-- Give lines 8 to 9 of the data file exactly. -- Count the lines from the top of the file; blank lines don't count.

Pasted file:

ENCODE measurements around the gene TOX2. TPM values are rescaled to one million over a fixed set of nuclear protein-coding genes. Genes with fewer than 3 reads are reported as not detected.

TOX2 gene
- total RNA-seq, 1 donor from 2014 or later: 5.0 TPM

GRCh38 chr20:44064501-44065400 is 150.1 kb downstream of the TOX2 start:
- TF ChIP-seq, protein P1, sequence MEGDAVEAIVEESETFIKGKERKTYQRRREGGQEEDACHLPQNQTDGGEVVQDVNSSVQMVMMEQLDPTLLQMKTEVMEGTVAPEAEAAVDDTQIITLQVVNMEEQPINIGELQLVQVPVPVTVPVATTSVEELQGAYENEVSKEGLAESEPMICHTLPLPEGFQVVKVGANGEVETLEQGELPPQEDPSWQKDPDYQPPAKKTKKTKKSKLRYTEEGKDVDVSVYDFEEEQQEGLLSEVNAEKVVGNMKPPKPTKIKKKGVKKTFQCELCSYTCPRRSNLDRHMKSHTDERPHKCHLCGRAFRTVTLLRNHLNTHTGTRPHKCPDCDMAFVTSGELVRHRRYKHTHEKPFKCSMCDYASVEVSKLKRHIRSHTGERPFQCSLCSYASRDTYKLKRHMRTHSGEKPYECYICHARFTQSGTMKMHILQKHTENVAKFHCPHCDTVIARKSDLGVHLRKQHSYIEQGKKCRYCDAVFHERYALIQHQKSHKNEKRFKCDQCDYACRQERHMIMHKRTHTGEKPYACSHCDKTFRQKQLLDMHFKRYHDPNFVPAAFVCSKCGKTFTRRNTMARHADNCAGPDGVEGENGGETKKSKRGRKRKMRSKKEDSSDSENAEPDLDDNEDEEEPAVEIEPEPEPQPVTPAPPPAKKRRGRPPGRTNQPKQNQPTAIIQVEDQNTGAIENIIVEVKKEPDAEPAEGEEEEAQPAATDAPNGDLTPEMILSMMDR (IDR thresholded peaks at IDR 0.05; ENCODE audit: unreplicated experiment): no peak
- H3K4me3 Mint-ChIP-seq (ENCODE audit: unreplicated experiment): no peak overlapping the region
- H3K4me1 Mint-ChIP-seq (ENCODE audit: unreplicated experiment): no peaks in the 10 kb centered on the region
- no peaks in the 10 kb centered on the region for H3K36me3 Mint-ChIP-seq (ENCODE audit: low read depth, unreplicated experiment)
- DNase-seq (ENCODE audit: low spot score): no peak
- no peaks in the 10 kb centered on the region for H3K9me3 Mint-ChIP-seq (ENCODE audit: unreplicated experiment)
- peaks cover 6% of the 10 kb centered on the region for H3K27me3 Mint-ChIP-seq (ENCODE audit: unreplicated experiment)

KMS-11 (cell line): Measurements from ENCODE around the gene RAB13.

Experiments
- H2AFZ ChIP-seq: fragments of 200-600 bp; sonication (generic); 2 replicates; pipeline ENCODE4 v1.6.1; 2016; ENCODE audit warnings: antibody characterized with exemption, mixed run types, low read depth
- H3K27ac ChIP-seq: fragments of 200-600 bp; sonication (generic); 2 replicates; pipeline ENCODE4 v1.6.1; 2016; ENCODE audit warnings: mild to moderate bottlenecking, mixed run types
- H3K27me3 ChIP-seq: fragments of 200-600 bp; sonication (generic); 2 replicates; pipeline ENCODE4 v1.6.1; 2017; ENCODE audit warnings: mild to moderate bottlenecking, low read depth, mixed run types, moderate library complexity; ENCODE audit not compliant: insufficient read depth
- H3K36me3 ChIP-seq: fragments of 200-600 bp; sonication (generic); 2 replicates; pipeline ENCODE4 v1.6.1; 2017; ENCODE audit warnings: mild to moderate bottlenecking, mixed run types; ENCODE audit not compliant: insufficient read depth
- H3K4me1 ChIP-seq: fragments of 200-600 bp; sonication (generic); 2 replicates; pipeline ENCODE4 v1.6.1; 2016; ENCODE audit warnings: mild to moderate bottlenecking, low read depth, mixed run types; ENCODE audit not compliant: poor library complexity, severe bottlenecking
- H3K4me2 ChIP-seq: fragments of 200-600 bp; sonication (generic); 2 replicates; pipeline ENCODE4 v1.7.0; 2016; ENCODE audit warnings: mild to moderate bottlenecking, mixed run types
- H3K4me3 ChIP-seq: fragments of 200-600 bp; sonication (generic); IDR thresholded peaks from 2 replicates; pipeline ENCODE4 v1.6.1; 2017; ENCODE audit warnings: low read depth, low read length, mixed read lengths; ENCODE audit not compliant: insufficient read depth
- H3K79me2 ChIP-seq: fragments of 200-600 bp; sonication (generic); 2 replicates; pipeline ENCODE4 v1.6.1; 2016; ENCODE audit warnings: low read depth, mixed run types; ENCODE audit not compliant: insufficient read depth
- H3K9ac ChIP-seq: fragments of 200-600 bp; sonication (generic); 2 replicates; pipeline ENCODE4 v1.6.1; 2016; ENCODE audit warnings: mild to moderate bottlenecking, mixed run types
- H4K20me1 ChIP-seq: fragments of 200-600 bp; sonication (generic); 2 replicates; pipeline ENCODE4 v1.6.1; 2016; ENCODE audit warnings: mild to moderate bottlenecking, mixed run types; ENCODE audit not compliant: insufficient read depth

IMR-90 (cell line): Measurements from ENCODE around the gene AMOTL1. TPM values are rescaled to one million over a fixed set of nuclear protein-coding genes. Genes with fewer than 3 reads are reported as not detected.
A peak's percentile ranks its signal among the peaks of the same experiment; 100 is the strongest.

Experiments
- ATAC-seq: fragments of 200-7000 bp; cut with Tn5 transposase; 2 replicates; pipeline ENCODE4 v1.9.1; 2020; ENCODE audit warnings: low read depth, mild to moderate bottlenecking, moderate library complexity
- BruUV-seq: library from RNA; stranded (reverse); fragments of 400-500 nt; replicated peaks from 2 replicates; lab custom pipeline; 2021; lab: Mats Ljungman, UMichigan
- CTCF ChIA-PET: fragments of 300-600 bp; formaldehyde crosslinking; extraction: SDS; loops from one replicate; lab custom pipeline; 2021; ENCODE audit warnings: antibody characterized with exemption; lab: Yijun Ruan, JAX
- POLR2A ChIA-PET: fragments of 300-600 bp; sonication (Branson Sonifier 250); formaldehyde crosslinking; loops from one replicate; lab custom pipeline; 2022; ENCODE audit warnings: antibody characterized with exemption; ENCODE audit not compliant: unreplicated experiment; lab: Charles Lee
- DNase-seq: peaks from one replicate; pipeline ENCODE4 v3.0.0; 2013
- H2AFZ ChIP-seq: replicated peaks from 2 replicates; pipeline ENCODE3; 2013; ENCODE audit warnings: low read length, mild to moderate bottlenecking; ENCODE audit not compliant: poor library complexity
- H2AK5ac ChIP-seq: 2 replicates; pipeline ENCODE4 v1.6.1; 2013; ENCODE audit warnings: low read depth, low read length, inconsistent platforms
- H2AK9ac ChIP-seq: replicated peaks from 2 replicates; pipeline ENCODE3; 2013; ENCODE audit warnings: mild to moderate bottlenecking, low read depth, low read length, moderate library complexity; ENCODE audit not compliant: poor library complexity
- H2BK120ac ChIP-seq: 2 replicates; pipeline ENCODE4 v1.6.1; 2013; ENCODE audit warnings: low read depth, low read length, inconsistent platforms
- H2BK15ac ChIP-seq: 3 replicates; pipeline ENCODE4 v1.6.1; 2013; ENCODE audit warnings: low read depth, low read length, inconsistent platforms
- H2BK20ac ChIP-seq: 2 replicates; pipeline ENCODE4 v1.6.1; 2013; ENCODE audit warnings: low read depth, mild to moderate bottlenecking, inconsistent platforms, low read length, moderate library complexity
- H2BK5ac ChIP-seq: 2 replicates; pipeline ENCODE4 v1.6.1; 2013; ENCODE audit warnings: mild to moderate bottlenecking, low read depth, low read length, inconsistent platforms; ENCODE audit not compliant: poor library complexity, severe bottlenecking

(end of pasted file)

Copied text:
- no peaks in the 10 kb centered on the region for H3K36me3 Mint-ChIP-seq (ENCODE audit: low read depth, unreplicated experiment)
- DNase-seq (ENCODE audit: low spot score): no peak